Blizzard announced that they are now considering a version of Plex for the World of Warcraft: a game-time token that is exchangeable for gold in-game. In other words, I can buy with earthly euros a token that I can then sell for Azeroth gold. Or in my case, the other way round. I have to let that sink in. This would be immediately advantageous for me, since I am as rich as Croesus in Azeroth gold. I have already bought whatever useful BoE epics I can get. But I did this through in-game means. World of Warcraft, essentially, is a collector's world. Even those who are only interested in collecting boss kills must do so by first collecting gear. If that gear will soon be purchasable for euros, the point of most in-game activity ceases. Why bother skinning, mining, inscribing and so on to make gold, when its available on your credit card?
Then we need to look at the remaining activities, and ask if they are interesting on their own. Raiding with my guild is fun. We are not very hardcore and we raid once a week, sometimes twice. I spend the rest of my week preparing for those raids: collecting apexis crystals in order to buy better gear, gathering, crafting and selling stuff at auction to buy food and flasks, running heroic dungeons and LFR and killing world bosses in the hope of better gear drops. There is a sense of being in a living world with all of these activities (except the random dungeons and LFR). Will that be enough to sustain in me a desire to continue with those activities? Knowing that I can buy whatever I need with my credit card probably renders them pointless. And what is the value of a living world in which your activities therein are pointless? Will I continue to remain in an Azeroth where I can buy the Sword of a Thousand Truths with my credit card? Of course, soulbound gear isn't purchasable like that. But the precursors will be: the crafted BoE gear that you need to even stand a chance of killing a boss and acquiring that better soulbound gear; all the buff food, potions and flasks that all make the difference between a kill and a wipe. They can all go on your credit card. So will I continue to be interested in an Azeroth in which I only need log on for raid night?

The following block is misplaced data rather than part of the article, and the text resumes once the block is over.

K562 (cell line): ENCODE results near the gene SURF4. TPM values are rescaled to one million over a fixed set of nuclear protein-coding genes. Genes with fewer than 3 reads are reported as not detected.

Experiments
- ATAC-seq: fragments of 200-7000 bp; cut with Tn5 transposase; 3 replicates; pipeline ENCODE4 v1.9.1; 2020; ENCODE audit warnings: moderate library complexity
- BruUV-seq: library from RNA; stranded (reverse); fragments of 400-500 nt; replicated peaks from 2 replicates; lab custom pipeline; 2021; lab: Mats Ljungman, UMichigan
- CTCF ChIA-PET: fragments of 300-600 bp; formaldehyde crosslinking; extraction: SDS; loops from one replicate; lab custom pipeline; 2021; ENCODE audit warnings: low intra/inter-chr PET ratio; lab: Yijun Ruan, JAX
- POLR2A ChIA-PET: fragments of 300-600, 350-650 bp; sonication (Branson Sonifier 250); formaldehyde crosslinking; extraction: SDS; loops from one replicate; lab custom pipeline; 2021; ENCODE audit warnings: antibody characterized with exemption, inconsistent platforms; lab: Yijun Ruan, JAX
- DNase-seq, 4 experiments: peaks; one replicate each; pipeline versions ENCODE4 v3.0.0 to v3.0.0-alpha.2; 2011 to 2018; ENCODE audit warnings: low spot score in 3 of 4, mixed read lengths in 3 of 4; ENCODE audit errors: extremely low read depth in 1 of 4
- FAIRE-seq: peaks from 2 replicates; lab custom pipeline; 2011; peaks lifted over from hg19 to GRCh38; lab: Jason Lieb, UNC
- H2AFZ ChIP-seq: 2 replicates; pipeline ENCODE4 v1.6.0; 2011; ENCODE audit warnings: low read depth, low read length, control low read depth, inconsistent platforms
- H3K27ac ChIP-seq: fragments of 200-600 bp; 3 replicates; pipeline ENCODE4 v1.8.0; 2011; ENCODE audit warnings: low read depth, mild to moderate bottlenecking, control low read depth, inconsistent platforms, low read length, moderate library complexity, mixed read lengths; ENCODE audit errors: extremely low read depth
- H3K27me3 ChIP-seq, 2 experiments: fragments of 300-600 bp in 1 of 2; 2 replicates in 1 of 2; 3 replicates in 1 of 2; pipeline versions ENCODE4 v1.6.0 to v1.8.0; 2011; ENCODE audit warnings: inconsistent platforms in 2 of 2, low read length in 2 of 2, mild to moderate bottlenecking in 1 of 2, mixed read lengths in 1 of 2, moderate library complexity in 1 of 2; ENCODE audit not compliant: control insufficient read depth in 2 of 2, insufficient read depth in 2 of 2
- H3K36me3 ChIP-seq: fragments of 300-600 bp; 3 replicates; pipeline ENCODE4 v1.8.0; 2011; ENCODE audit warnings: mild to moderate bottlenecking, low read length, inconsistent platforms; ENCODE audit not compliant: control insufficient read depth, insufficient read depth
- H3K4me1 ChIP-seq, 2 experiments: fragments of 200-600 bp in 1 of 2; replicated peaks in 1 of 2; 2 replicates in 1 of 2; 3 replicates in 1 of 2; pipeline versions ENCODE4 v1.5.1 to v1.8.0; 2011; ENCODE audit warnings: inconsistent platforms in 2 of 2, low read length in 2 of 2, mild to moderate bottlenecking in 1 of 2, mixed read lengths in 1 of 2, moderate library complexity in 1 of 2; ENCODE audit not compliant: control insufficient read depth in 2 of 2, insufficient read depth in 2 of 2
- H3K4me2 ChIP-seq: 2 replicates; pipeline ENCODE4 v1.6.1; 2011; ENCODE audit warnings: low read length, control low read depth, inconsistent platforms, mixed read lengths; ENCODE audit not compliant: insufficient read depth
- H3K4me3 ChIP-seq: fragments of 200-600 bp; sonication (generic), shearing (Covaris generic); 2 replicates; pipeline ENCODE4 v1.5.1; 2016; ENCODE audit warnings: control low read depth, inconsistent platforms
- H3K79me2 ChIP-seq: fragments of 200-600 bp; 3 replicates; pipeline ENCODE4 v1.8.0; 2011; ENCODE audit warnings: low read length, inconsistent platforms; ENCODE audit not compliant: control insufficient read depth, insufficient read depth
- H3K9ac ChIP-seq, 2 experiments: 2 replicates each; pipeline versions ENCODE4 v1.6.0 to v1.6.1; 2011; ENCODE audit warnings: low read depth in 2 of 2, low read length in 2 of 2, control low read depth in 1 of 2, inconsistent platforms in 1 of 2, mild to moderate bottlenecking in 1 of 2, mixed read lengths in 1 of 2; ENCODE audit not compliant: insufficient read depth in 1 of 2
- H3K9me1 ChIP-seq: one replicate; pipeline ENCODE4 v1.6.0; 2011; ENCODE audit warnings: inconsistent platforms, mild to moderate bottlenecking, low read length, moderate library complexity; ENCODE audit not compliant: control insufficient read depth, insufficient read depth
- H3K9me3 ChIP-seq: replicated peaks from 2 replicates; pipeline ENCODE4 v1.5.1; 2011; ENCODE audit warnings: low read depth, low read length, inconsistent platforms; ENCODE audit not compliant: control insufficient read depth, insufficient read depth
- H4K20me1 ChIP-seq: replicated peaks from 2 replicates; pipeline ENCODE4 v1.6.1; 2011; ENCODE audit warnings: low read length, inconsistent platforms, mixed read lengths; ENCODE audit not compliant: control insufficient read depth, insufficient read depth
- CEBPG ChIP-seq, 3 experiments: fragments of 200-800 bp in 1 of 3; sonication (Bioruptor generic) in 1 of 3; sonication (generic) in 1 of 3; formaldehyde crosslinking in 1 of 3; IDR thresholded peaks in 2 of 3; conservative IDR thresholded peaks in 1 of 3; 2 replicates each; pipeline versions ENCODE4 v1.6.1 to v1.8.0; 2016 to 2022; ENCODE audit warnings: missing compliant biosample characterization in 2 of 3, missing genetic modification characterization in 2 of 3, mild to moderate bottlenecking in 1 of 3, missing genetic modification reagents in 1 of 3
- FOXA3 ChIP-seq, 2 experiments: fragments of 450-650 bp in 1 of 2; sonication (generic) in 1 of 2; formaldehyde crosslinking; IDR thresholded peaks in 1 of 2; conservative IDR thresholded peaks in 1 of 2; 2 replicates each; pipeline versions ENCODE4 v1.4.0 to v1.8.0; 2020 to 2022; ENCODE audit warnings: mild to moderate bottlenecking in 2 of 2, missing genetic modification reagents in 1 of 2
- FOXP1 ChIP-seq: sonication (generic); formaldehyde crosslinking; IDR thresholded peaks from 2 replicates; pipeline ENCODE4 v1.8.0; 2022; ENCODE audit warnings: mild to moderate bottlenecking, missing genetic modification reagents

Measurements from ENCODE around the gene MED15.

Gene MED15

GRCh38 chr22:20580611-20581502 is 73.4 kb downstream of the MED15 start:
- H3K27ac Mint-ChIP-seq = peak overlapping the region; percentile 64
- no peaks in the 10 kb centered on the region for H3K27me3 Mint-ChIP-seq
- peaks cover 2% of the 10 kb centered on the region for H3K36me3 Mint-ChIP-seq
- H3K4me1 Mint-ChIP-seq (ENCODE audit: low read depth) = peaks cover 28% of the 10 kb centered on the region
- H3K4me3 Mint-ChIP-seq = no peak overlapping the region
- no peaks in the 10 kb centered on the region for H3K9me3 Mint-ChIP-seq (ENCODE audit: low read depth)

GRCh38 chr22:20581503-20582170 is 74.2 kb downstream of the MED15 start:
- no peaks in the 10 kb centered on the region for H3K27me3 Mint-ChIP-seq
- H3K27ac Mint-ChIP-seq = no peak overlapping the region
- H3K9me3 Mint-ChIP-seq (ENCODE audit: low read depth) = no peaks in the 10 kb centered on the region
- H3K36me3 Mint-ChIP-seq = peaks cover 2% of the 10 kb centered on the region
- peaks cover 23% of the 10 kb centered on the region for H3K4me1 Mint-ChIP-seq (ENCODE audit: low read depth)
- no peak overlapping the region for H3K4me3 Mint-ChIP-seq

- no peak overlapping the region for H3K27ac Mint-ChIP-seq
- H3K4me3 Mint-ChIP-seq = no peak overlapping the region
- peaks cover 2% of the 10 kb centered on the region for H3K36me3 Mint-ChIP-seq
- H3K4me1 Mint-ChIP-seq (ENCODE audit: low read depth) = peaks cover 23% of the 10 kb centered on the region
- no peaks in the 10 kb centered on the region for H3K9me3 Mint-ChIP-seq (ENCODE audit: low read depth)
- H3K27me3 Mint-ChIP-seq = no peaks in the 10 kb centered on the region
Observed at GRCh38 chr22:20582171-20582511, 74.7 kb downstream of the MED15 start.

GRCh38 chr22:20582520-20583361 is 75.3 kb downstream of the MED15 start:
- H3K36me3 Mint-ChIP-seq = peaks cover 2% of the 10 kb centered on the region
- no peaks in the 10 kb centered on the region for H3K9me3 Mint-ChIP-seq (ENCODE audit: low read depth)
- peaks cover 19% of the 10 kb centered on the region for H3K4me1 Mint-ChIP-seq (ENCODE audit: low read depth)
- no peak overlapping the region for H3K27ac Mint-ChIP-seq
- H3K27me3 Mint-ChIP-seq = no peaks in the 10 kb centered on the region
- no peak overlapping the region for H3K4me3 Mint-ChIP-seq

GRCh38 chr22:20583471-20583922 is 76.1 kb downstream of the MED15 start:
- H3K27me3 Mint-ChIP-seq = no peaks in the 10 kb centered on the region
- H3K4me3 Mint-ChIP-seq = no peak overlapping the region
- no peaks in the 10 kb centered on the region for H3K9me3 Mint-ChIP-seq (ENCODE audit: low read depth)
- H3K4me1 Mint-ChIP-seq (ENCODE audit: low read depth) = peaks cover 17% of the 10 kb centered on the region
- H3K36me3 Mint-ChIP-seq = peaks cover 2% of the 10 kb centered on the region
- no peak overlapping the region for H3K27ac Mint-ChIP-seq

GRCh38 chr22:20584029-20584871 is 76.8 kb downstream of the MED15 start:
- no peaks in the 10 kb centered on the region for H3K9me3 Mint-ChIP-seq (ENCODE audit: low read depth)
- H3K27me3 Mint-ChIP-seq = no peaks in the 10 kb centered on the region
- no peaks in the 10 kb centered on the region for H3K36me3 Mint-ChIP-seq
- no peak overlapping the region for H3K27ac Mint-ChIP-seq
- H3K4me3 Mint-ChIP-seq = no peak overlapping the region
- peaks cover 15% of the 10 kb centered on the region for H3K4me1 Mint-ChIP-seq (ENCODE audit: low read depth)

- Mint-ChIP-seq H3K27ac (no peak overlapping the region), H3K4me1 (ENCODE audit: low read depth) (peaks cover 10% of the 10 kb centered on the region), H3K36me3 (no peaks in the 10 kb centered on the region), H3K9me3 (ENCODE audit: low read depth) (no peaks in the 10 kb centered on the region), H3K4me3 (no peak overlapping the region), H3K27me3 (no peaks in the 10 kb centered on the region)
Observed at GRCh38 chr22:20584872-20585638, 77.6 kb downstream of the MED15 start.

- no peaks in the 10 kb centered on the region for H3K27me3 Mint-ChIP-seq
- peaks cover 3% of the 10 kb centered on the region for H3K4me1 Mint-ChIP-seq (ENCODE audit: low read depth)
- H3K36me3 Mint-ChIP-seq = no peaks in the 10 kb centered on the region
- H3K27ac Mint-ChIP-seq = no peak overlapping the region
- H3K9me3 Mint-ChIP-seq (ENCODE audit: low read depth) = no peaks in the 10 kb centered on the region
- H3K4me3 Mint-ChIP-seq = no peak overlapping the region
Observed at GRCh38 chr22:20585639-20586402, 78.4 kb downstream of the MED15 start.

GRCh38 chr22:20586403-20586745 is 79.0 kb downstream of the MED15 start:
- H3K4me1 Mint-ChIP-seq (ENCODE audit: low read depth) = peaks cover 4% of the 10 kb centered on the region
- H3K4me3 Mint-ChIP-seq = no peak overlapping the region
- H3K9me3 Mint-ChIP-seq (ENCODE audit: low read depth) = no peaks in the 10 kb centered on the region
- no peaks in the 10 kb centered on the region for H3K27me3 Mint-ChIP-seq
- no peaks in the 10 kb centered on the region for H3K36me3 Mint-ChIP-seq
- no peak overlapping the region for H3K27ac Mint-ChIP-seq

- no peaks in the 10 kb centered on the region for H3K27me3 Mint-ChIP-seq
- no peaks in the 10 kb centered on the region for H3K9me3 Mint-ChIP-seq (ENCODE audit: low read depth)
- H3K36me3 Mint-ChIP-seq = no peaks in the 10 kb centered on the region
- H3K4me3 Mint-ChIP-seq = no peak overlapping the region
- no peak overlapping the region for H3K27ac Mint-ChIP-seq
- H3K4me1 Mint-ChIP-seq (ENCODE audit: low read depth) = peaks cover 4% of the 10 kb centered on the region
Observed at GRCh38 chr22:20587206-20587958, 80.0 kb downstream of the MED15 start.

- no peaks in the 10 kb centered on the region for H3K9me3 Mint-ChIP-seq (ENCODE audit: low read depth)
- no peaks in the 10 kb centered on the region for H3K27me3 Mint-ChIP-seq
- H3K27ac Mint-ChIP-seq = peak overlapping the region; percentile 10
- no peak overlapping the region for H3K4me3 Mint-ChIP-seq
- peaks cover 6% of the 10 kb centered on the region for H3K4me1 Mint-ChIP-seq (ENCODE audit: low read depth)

Edit: Alex tweeted "This article should have drawn more examples from Eve Online". That's probably true. Eve, which I don't play, has quite a different economy, based on constant destruction of ships through warfare. The replacement of these ships is what drives economic activity in Eve, and all economic activity is bought and sold in a currency called ISK, which an Eve PLEX can be sold for. In contrast, WoW's economic activity comes in waves, as each new patch makes obsolete the equipment of the previous patch, driving adventurers to to re-quip with the better gear. Sometimes that gear is valued in gold, and is freely tradable. Much of the time the new gear is not tradable (this in itself is a major drain on immersion), but upgrades to the gear (in the form of enchantments, gems and other enhancements) are. Eve players seem to have no problem accepting PLEX, as many feel that buying ships with ISK doesn't make you more powerful: it's personal skill that matters. I have my doubts. A pilot with lots of skill and no ship is not a match for a poorly skilled pilot who actually has a ship to pilot.
Many EVE veterans will say that far from paying to win, inexperienced players who buy top of the range ships with PLEX-bought ISK are simply paying to lose, as they lack the skill to use the ships effectively. That's a good point: buying better gear in WoW generally does improve your damage or healing output, or survivability, no matter how bad the buyer is.
Anyway, if it has worked for Eve, perhaps it will work for WoW. Perhaps an EVE player might put the case for PLEX in Eve? I'm willing to give Blizzard the benefit of the doubt, for now. Let's see if it actually gets implemented, and how.
Tomorrow, I'll look at how much a WoWPLEX would be worth.
Quiet Life - Yes, I’m still playing Warcraft. In fact, this afternoon I reactivated my second account, despite telling myself that I didn’t Continue reading →
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